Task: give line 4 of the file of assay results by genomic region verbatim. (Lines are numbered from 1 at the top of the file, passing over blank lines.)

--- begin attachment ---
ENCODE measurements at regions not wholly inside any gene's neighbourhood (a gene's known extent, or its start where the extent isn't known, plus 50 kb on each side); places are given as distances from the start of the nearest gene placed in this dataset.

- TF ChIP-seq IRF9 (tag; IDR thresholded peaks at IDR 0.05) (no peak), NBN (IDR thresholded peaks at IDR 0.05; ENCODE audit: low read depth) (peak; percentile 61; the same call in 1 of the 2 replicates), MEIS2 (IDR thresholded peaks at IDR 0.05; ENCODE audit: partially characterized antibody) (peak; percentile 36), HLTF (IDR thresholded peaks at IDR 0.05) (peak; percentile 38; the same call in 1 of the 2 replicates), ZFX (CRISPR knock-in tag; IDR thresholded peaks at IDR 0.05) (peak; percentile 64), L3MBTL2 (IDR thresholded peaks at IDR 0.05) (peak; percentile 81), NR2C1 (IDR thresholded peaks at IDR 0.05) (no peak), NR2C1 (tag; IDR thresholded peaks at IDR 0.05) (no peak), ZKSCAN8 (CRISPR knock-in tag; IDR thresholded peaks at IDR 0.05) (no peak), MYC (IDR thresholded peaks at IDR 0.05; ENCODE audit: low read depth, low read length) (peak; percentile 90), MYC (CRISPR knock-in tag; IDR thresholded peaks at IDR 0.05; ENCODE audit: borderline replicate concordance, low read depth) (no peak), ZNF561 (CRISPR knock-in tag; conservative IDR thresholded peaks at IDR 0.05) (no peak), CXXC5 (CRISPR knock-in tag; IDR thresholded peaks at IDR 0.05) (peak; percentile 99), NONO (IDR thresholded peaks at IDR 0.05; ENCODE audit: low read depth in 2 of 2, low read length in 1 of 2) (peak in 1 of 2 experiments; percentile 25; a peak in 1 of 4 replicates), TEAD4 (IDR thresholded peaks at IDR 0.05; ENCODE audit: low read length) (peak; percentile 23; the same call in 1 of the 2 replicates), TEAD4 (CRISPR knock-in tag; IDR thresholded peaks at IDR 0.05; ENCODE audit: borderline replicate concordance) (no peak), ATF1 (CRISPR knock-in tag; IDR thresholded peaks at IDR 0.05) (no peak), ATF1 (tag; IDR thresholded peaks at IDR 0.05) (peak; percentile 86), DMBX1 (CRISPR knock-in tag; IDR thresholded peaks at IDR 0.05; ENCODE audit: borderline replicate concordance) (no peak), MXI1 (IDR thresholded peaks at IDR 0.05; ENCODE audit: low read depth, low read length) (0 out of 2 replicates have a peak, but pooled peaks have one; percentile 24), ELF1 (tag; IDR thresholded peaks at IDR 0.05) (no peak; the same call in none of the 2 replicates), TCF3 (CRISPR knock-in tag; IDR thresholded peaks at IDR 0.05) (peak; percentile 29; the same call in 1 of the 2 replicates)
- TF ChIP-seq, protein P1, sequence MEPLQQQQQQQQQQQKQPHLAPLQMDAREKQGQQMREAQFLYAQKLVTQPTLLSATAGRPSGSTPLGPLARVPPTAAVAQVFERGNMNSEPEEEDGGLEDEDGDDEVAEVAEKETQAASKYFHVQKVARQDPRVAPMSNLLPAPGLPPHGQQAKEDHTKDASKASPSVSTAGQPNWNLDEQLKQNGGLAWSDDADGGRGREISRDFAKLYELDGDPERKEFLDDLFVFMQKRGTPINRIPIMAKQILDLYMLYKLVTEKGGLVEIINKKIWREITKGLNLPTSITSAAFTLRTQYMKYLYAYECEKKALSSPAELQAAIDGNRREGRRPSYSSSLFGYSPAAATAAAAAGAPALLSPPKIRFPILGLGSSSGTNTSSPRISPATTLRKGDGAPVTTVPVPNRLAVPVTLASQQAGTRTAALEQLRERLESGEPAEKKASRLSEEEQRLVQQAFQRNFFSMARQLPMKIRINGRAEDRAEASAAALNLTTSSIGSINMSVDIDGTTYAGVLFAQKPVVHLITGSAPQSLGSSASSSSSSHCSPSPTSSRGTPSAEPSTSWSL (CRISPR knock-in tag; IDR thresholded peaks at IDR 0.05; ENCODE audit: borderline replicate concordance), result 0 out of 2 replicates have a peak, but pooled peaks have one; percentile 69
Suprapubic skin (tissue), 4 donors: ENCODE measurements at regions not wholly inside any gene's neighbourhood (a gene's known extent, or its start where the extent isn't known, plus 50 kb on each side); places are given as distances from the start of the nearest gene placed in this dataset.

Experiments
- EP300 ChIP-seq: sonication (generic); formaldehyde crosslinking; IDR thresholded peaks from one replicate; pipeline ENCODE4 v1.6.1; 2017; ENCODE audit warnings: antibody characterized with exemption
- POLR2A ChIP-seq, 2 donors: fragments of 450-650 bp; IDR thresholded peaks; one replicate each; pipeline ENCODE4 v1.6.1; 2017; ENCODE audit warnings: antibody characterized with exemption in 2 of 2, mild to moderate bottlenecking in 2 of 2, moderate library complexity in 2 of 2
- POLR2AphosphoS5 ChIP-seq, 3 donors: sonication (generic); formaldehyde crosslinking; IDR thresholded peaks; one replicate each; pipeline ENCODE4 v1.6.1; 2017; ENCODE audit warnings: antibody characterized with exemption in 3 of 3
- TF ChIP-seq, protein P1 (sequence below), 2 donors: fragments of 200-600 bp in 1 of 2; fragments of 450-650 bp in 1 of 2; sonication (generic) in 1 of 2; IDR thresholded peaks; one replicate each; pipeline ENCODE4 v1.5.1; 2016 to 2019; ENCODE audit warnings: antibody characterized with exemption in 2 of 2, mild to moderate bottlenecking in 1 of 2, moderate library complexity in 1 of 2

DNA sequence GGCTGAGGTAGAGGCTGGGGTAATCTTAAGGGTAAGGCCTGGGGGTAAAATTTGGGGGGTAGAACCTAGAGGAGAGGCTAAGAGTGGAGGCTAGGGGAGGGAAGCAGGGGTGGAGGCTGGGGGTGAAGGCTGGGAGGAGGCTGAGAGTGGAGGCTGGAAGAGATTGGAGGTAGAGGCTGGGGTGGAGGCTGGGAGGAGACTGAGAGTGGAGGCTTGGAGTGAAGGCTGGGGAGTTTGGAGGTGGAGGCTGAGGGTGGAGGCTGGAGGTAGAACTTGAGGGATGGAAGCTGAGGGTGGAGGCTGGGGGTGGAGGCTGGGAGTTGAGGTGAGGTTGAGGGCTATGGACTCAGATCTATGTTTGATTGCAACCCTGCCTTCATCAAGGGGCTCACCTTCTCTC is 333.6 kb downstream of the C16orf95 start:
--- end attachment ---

Suprapubic skin (tissue), 4 donors: ENCODE measurements at regions not wholly inside any gene's neighbourhood (a gene's known extent, or its start where the extent isn't known, plus 50 kb on each side); places are given as distances from the start of the nearest gene placed in this dataset.